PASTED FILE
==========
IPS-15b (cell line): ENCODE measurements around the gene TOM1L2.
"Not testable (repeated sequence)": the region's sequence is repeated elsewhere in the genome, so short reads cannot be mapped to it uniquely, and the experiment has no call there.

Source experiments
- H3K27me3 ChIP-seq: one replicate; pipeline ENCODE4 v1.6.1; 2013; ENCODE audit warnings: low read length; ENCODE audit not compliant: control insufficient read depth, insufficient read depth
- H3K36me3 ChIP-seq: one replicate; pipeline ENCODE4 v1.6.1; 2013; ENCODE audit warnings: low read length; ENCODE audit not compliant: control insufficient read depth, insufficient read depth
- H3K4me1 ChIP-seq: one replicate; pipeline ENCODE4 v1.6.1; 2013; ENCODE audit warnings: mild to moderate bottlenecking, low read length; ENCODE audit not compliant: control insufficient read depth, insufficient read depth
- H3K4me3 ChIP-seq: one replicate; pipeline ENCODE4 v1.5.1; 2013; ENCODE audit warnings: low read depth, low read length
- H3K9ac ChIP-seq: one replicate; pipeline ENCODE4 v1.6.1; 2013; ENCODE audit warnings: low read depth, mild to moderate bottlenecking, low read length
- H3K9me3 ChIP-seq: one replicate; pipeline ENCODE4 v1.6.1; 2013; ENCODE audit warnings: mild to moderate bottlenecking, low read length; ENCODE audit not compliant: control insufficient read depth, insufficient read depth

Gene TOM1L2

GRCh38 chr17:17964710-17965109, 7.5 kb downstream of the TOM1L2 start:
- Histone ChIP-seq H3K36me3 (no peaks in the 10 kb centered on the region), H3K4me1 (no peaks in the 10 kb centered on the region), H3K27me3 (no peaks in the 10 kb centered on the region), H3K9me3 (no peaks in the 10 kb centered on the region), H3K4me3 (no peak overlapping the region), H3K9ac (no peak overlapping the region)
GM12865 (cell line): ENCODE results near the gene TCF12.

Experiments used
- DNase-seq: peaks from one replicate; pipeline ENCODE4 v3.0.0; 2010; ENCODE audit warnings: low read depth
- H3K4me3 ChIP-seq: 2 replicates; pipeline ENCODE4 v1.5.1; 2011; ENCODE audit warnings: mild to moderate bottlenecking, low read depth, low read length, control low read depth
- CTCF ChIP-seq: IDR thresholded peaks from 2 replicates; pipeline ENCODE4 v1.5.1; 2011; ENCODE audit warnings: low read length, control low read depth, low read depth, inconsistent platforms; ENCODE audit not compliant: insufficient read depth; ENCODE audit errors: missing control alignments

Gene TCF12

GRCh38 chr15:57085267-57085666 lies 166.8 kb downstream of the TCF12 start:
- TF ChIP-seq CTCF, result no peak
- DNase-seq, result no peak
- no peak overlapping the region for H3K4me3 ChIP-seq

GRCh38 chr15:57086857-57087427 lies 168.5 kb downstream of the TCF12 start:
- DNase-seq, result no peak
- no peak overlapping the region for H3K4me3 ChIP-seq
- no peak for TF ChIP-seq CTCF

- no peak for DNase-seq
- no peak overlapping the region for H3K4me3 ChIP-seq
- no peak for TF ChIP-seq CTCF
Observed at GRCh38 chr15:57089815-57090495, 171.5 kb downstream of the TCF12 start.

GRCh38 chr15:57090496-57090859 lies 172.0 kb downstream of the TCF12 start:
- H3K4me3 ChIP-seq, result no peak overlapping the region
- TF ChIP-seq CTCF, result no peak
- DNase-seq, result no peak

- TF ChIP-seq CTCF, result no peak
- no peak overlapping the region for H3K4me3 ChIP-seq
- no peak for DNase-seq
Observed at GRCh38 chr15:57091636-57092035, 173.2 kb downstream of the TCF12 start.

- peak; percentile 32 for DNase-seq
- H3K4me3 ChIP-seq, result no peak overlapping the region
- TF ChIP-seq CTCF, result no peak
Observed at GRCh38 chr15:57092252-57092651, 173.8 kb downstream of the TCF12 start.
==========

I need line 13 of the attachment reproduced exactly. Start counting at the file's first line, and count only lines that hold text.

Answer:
GM12865 (cell line): ENCODE results near the gene TCF12.